Side Bar – Seasonal refers to the off-season or winter months when the water level is lowered. I always have felt that the current definition of “seasonal” is a bit of a misnomer since “seasonal” to me means the busy season or summer when the water is highest and it seems to me that a more appropriate term for the time when water is lowest should be “non-seasonal” or “off-season”….anyway…
Don’t Be Afraid of Branches, Creeks or Sloughs. Many of them offer good water depth, less boat traffic beating up your boathouse and protection from high winds. The downside to a branch, creek or slough is a decreased view. Most of them look across the water, but sometimes you can get a “channel view” which is pretty nice.
Accessibility to the Water is Huge! The easier it is to get to the water and back to the house (fewer steps), the more desirable the property is. Higher up homes tend to offer that big lake view but will wear you out climbing up from your boat after a full day in the sun. And don’t forget all the toys, coolers, and gear you may have to carry.
Solid rock shorelines are ideal. Not only are they beautiful and protective of your precious water frontage, but may also indicate deep water if it’s a ledge. If it’s softer sandstone, it will need wrapping immediately. Alabama Power is not too accommodating in allowing owners to “reclaim” lost shoreline from erosion so protect it now!
Boathouses, Swim Piers, Boat Lifts and PWC Floats – Don’t assume the power company will permit a boathouse. Look at a survey of the land. If it’s on a wide body of water and the landlines run straight into the water and it’s a 100′ of waterfront or more, you’ll probably be allowed to have the maximum size boathouse – 2 slip with swim pier with 60′ bridge. If your landlines are not straight into the water, you could be encroaching on someone else’s waterway and even if you have 100′ of shoreline, you could be restricted in size to a single slip. This is a factor and important from a resale standpoint and it does affect value due to usability. Many branches, creeks, and sloughs will offer the max boathouse but some may limit the length of the bridge. Why is this important? Because the shorter the bridge, the greater chance it may not float year round. Again, check your depth. You may want to call Alabama Power to check if the boathouse is permittable (new word) as a contingency in your offer.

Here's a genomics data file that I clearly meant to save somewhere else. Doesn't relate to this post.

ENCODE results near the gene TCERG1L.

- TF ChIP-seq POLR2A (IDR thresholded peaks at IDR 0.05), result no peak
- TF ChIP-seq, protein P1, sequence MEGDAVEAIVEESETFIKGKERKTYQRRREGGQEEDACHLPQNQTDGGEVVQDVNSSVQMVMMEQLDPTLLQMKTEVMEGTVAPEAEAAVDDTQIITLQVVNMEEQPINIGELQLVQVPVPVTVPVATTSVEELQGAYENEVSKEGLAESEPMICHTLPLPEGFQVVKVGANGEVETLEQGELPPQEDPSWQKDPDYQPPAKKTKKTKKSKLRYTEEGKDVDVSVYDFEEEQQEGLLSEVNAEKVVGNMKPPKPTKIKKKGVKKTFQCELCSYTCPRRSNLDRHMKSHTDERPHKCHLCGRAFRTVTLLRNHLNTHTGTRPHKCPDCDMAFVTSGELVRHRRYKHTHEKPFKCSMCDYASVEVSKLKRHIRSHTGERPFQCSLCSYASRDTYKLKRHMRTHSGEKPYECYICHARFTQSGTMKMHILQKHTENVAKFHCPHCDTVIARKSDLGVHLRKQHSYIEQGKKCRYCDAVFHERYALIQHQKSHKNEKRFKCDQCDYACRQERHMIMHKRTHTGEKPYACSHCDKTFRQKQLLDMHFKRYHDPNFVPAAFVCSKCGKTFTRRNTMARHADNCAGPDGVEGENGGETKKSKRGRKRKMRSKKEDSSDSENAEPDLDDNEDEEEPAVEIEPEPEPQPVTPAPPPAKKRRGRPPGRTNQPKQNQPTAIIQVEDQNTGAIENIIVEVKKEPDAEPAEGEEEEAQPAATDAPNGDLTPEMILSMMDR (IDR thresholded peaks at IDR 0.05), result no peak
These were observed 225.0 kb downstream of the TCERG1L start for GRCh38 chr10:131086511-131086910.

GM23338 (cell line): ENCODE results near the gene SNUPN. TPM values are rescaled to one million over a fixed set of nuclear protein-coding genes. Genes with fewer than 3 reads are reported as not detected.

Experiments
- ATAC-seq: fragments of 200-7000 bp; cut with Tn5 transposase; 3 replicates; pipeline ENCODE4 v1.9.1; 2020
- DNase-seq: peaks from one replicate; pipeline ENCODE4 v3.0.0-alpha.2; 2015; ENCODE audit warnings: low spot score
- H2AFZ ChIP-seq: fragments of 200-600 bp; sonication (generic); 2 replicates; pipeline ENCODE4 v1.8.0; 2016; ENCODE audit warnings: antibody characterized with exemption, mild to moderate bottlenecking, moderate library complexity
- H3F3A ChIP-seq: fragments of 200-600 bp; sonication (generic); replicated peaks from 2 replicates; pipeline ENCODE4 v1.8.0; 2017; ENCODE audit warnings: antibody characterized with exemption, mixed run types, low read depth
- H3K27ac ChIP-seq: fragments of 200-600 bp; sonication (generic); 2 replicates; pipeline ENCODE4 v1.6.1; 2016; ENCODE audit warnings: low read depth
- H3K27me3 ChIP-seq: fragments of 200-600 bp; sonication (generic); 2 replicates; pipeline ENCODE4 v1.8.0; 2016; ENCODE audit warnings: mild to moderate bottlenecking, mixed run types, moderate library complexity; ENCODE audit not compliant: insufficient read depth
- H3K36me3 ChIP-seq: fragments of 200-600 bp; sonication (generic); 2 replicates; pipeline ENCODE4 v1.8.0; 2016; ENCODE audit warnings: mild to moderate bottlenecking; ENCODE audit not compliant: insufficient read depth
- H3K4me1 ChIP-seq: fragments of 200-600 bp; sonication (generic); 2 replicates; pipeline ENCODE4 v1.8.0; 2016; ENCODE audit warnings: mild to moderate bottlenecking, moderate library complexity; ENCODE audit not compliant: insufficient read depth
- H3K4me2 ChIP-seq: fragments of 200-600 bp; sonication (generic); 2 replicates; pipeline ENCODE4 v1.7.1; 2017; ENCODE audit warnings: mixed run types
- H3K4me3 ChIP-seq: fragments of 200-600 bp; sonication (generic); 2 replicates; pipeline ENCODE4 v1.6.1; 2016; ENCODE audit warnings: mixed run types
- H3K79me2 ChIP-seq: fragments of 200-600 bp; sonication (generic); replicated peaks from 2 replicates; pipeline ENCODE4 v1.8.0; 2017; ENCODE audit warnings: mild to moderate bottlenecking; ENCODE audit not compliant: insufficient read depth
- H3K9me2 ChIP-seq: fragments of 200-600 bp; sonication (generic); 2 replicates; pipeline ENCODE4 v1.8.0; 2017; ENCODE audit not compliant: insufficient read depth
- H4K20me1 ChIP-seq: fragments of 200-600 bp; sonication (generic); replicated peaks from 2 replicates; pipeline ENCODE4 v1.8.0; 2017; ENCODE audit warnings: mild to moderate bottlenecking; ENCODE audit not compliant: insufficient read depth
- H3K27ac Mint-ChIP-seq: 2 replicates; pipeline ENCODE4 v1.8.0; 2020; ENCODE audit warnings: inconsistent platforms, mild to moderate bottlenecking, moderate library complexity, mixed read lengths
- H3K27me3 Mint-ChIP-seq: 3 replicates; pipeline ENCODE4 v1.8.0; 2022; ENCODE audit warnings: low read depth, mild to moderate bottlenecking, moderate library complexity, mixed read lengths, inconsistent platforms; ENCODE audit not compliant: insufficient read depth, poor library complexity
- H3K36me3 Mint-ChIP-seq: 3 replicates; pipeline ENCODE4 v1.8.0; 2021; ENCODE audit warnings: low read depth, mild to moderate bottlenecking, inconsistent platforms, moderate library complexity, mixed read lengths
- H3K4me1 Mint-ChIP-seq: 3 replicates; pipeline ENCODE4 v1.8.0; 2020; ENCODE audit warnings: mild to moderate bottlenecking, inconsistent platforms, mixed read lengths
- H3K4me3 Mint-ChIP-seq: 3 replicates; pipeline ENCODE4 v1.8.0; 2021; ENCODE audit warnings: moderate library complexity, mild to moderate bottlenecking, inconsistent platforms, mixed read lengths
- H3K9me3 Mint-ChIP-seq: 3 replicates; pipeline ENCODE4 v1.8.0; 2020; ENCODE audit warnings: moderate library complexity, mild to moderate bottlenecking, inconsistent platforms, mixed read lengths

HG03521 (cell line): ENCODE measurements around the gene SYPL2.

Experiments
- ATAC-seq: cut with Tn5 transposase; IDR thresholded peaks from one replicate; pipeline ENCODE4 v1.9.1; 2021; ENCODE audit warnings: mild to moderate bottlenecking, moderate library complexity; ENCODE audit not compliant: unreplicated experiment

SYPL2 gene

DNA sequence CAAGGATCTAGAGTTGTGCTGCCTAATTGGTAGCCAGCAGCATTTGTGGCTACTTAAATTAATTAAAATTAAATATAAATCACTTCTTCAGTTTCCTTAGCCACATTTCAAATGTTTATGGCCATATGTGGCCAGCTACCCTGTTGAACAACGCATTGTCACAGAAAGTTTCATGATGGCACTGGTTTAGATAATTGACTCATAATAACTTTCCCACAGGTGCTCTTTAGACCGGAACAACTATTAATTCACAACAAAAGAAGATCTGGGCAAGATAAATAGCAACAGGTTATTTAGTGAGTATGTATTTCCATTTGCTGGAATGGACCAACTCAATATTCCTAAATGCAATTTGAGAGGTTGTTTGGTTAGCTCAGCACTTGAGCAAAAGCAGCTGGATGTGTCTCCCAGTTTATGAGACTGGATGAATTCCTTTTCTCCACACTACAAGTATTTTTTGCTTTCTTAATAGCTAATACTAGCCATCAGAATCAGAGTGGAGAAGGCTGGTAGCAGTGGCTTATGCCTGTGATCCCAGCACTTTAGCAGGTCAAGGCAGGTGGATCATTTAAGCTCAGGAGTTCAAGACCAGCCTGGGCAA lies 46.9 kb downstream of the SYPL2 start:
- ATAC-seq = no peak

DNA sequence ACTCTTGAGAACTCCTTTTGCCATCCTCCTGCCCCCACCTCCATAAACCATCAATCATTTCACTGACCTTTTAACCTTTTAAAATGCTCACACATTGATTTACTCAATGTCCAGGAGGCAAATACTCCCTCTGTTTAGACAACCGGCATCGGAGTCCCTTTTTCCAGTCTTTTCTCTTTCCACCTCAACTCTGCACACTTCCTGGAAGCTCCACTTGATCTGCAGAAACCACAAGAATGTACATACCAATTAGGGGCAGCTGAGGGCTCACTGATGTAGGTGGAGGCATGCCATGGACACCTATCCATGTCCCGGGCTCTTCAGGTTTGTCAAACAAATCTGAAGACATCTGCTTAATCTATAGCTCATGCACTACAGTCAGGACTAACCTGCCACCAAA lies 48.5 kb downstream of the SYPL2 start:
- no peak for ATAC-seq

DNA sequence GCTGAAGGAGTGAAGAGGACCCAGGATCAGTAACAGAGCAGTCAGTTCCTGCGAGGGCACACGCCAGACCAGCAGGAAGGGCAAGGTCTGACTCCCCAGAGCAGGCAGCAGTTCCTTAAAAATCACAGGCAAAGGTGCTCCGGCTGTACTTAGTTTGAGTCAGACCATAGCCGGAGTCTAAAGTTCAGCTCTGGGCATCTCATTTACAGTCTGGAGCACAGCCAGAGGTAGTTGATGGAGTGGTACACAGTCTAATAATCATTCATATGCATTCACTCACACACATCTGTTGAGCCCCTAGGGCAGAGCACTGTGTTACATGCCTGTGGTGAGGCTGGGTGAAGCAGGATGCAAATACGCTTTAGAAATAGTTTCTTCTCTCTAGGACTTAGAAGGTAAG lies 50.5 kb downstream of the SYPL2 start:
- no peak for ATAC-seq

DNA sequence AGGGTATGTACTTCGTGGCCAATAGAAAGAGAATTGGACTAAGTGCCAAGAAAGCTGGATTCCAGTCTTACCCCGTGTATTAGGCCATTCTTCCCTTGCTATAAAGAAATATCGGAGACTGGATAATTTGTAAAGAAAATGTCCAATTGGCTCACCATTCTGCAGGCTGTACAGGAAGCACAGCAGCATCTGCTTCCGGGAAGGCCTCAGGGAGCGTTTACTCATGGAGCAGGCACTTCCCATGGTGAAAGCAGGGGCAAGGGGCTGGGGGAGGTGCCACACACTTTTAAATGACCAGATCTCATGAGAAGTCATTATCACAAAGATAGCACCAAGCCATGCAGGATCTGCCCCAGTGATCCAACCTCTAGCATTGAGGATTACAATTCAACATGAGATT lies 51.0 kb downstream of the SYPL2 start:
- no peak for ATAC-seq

Septic Systems and Older Homes – For many years there was no regulation on septic systems around the lake. Therefore, if you find yourself buying an older home, always – always – always get a septic inspection. Firstly (and mainly) to see if there is one and that it’s size is adequate. Secondly, to be sure it’s functioning correctly. Also, look out for shared systems. Yes, sometimes there is more then one house hooked up to the same tank. I’ve seen this happen mainly in family-owned adjacent parcels. If that situation is ok with you, just make sure there is a written easement and a written agreement as to repairs. Personally, I don’t think it’s a good arrangement.